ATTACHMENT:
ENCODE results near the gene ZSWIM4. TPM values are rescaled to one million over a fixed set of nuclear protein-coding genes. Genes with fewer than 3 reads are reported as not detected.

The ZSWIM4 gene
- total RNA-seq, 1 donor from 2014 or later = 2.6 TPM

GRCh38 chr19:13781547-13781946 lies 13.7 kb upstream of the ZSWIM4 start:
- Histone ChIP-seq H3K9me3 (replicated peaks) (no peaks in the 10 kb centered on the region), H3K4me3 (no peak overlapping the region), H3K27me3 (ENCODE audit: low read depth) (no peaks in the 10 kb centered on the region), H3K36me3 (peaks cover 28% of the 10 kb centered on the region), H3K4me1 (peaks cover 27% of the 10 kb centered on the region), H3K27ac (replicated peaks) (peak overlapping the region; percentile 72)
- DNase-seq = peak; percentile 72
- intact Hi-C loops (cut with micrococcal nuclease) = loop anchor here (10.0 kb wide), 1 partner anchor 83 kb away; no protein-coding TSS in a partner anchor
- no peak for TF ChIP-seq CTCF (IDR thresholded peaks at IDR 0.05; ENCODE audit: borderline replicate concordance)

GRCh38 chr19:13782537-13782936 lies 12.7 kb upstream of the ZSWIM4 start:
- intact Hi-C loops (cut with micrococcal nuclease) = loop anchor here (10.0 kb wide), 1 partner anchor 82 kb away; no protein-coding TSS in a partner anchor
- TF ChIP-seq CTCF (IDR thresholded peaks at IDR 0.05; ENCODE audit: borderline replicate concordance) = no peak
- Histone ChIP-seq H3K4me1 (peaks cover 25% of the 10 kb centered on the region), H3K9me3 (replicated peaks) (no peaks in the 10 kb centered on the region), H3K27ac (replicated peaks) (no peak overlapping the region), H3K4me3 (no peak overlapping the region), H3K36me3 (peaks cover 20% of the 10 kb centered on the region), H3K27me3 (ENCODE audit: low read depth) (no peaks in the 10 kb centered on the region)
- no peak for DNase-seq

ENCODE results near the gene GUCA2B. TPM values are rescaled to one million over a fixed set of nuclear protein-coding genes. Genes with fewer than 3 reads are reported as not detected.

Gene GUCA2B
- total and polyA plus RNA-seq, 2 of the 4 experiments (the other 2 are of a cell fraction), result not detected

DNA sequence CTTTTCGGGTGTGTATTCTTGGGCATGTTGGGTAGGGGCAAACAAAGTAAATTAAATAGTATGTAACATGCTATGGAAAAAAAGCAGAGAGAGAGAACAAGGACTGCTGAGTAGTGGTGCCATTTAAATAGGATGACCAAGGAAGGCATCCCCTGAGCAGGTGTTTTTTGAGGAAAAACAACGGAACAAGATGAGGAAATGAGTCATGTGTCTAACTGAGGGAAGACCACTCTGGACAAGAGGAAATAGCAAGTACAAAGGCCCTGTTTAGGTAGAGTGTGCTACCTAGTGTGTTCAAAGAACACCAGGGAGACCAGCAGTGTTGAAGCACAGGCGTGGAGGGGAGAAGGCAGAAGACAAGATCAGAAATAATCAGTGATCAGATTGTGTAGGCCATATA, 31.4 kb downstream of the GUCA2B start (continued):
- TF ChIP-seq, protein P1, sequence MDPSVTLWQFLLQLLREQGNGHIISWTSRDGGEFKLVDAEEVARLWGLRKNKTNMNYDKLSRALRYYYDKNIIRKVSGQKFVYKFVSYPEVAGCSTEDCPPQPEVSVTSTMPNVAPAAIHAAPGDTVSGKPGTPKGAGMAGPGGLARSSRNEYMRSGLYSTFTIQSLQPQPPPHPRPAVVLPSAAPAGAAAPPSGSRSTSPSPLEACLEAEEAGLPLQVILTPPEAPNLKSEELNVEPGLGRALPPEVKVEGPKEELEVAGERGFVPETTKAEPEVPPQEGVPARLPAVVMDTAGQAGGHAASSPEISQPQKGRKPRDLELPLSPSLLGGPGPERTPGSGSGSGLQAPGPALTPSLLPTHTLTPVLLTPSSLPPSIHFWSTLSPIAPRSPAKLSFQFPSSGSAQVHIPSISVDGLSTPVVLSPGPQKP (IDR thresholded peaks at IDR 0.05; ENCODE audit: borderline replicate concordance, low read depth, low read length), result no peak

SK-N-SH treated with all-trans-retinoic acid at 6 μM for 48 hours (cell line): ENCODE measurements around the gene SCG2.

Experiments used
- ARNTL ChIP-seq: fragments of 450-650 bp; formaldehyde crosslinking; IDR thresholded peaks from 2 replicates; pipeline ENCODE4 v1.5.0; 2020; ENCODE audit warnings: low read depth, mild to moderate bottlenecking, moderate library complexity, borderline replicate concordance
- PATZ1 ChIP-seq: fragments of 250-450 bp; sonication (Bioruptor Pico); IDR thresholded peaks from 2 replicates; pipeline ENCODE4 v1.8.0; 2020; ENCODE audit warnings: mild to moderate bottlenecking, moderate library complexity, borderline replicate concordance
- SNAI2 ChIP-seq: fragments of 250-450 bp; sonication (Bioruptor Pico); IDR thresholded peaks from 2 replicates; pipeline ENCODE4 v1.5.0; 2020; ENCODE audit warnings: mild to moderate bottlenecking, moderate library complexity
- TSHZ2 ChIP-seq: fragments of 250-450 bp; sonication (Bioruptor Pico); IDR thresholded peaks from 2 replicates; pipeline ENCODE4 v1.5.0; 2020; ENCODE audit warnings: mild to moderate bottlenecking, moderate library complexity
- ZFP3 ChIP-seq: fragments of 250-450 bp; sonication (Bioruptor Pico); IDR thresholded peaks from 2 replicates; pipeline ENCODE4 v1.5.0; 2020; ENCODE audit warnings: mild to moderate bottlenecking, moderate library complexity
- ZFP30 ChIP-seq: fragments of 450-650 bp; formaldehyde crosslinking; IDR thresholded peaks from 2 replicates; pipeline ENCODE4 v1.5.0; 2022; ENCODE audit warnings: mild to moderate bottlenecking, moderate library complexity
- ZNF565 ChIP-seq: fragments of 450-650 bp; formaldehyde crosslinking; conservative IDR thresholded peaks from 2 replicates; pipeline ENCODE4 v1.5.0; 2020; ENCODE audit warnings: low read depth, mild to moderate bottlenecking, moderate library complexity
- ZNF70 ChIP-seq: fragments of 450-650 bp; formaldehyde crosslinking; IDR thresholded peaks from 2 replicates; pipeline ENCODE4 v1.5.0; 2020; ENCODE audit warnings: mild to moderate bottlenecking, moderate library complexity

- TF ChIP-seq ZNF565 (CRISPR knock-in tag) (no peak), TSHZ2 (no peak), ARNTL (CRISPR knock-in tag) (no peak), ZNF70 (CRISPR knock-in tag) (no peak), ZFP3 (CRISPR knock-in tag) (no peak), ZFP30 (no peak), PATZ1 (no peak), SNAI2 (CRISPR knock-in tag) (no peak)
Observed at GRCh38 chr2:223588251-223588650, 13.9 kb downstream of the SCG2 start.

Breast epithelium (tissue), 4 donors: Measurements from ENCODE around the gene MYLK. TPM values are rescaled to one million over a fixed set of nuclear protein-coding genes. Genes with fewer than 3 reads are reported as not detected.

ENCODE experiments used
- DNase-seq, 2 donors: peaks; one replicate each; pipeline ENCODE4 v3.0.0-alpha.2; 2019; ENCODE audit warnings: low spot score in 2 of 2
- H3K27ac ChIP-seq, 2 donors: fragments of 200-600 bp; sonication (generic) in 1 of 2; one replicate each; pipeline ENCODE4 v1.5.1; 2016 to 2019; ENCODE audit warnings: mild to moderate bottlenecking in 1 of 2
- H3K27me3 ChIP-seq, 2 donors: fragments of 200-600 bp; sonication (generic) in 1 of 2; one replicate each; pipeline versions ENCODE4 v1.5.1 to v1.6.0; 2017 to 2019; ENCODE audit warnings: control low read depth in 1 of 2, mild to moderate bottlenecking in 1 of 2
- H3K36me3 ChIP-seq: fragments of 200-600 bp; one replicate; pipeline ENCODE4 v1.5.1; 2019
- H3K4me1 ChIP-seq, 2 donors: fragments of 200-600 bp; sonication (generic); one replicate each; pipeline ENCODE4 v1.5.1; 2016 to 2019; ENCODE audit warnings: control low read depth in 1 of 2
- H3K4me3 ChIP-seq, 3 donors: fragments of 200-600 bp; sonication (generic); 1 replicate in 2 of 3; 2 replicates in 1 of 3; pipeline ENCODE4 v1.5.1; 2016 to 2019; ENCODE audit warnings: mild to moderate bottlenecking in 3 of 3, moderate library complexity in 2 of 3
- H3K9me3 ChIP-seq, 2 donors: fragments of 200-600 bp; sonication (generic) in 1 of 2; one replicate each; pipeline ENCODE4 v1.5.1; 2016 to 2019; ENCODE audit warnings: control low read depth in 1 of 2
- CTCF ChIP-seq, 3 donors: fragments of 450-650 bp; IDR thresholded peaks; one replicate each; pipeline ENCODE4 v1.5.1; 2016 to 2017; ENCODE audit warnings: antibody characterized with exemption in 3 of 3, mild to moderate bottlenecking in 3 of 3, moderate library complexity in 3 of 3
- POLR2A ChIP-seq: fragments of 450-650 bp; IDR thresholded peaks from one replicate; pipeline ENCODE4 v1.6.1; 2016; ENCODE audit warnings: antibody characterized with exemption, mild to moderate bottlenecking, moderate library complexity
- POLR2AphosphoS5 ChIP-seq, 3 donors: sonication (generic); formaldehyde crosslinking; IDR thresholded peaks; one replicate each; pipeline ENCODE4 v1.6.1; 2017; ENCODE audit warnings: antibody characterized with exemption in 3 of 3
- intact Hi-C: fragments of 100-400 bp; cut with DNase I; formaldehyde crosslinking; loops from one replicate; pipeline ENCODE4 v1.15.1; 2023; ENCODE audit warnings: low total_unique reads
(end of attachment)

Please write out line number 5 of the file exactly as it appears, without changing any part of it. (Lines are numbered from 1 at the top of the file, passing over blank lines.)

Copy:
- Histone ChIP-seq H3K9me3 (replicated peaks) (no peaks in the 10 kb centered on the region), H3K4me3 (no peak overlapping the region), H3K27me3 (ENCODE audit: low read depth) (no peaks in the 10 kb centered on the region), H3K36me3 (peaks cover 28% of the 10 kb centered on the region), H3K4me1 (peaks cover 27% of the 10 kb centered on the region), H3K27ac (replicated peaks) (peak overlapping the region; percentile 72)